Sakti3, an offshoot of the University of Michigan's engineering department, develops solid-state battery cell prototypes. The team claims to have achieved an energy density exceeding 1,100 Wh/l, which it says is double that of commercially available lithium-ions. That explains why Dyson has invested $15 million in Sakti3-related research and development, and promises to be the first to bring this battery tech to market.
In short, if you have two identically-sized batteries -- but one has a higher energy density -- the one with a higher energy density will last longer. Theoretically, this also means that you could reduce the size of a battery without sacrificing its longevity.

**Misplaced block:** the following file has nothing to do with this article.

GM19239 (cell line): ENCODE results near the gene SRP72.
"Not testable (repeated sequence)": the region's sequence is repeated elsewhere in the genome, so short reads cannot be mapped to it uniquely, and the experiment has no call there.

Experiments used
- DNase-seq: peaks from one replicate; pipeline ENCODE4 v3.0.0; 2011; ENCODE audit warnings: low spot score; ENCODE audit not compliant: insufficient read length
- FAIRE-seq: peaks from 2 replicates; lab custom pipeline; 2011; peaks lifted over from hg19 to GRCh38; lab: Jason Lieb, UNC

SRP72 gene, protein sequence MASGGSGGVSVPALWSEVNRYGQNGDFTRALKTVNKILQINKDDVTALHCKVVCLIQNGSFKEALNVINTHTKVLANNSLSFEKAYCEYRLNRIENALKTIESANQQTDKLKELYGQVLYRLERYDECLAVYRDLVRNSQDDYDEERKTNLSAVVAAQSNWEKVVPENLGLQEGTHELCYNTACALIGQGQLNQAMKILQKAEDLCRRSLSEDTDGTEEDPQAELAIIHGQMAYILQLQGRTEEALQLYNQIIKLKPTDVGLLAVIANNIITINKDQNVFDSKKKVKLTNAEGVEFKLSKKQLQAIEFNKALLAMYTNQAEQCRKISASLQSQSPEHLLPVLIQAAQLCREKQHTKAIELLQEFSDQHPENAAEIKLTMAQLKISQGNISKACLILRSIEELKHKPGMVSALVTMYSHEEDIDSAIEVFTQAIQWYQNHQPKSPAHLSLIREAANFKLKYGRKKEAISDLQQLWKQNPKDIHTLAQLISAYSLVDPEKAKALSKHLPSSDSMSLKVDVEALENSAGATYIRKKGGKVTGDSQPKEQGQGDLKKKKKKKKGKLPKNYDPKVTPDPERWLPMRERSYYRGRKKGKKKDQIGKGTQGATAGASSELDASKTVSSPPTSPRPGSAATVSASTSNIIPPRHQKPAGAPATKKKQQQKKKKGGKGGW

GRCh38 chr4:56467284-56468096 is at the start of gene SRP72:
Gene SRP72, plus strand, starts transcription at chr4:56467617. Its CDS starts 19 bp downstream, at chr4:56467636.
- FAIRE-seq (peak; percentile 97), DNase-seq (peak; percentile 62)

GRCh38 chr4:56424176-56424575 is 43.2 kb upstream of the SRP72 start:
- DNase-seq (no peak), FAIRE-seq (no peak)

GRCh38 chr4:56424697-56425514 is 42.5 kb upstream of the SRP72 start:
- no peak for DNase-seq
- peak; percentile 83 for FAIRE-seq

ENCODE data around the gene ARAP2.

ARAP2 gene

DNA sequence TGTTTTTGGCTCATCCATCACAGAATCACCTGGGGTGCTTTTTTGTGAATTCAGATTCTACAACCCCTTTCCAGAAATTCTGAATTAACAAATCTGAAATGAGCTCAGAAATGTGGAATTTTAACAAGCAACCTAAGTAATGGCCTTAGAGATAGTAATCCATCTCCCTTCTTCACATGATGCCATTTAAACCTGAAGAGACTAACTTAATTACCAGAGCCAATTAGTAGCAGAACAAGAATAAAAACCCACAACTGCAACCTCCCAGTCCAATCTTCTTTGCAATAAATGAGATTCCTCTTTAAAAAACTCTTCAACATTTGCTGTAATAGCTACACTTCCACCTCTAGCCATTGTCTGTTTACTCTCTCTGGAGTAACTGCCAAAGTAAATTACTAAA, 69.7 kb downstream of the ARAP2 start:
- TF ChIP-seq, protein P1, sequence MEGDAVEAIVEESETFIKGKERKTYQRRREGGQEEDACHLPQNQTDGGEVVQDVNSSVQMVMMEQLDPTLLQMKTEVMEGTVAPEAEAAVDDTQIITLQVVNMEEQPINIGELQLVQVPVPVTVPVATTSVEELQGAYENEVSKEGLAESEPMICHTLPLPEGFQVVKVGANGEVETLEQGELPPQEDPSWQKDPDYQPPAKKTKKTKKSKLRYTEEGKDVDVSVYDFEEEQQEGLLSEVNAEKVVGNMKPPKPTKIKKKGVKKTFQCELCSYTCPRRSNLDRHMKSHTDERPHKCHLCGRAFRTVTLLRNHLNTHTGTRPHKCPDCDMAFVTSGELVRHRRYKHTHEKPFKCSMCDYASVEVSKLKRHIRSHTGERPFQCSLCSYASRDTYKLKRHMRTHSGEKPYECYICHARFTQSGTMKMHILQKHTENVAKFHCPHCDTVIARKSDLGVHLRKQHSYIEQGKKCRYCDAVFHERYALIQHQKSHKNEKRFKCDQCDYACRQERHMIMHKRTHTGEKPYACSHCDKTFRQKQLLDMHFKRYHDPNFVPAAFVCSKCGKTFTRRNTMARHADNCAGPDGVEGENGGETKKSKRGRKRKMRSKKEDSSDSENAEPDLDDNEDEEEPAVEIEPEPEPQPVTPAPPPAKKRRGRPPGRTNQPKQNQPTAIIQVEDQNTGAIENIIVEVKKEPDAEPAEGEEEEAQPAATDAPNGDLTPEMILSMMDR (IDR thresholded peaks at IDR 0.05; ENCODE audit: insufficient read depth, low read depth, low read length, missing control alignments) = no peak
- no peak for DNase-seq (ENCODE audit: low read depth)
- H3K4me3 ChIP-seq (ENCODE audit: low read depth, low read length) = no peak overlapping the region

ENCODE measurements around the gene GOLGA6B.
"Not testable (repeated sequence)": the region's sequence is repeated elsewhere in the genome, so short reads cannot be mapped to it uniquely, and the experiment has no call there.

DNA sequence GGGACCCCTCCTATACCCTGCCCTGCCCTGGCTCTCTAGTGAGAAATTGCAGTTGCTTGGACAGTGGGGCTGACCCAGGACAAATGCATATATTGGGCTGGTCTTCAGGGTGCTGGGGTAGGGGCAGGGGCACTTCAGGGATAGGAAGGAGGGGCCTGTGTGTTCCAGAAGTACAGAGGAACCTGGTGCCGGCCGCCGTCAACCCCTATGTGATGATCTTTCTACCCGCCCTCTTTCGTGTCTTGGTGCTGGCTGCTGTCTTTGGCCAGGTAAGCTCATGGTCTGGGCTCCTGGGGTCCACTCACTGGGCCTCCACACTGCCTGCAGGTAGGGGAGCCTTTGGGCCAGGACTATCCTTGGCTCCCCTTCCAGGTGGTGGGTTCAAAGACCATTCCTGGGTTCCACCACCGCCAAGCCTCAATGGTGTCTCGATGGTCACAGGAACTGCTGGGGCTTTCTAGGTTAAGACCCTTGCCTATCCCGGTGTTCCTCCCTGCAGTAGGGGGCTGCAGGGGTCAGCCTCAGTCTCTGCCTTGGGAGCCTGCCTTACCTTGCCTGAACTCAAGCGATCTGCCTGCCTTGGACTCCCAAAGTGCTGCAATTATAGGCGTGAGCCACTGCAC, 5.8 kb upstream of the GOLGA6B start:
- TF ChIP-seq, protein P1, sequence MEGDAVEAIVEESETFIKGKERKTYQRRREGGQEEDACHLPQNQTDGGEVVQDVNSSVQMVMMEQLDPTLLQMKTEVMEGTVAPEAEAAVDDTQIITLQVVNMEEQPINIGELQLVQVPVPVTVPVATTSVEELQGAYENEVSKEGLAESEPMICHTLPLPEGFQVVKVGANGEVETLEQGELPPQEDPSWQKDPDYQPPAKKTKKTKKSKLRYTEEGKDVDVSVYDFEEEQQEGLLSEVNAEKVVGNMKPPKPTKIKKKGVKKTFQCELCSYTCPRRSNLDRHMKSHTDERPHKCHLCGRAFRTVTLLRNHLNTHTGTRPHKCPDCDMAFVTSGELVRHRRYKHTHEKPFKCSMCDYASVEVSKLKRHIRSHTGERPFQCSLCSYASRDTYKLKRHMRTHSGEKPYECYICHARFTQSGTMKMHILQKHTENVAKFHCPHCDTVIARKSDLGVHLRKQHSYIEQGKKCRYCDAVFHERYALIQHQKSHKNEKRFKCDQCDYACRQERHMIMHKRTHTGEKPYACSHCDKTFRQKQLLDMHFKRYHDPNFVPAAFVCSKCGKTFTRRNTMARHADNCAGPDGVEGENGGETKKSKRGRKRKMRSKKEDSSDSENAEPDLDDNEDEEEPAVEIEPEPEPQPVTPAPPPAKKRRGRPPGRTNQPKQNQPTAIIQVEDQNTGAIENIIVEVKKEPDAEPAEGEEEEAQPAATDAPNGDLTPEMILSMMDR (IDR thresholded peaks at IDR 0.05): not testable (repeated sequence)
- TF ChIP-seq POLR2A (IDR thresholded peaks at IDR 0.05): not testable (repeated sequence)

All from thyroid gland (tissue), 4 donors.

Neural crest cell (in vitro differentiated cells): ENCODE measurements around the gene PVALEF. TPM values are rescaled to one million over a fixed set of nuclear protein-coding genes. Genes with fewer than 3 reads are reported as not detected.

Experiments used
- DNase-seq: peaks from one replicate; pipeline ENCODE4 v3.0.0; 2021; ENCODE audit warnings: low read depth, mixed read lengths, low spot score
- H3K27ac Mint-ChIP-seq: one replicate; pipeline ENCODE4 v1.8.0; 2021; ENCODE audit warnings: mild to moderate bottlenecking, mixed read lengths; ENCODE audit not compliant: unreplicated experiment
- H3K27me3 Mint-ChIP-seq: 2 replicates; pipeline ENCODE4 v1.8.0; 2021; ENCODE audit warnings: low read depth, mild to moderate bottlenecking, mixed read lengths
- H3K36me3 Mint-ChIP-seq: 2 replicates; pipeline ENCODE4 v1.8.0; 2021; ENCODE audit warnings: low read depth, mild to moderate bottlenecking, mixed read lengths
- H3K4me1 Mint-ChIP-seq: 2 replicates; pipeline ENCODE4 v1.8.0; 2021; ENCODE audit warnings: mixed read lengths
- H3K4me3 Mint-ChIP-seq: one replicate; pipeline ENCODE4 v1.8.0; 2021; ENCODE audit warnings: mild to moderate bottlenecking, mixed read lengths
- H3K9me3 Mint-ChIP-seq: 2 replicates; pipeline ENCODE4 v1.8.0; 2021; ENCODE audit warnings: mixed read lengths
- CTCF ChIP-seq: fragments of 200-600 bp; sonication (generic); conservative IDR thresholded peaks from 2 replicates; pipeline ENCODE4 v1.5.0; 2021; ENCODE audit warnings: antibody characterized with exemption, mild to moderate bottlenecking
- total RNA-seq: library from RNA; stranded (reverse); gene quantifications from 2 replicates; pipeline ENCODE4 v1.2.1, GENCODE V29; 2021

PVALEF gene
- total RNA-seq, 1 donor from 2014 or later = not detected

There are a ton of applications for this type of technology, ranging from electric vehicles to smaller home appliances and Dyson, along with General Motors and a handful of other companies, are staking millions on Sakti3's energy density claims.
Last year, Dyson invested, announced plans for a and set aside , including a vague roadmap about introducing 100 new products in four new categories over the next four years.
While we still don't know many of the details surrounding these recent investments, it certainly seems plausible that Sakti3 will play a major role -- as long as its tech holds up, that is.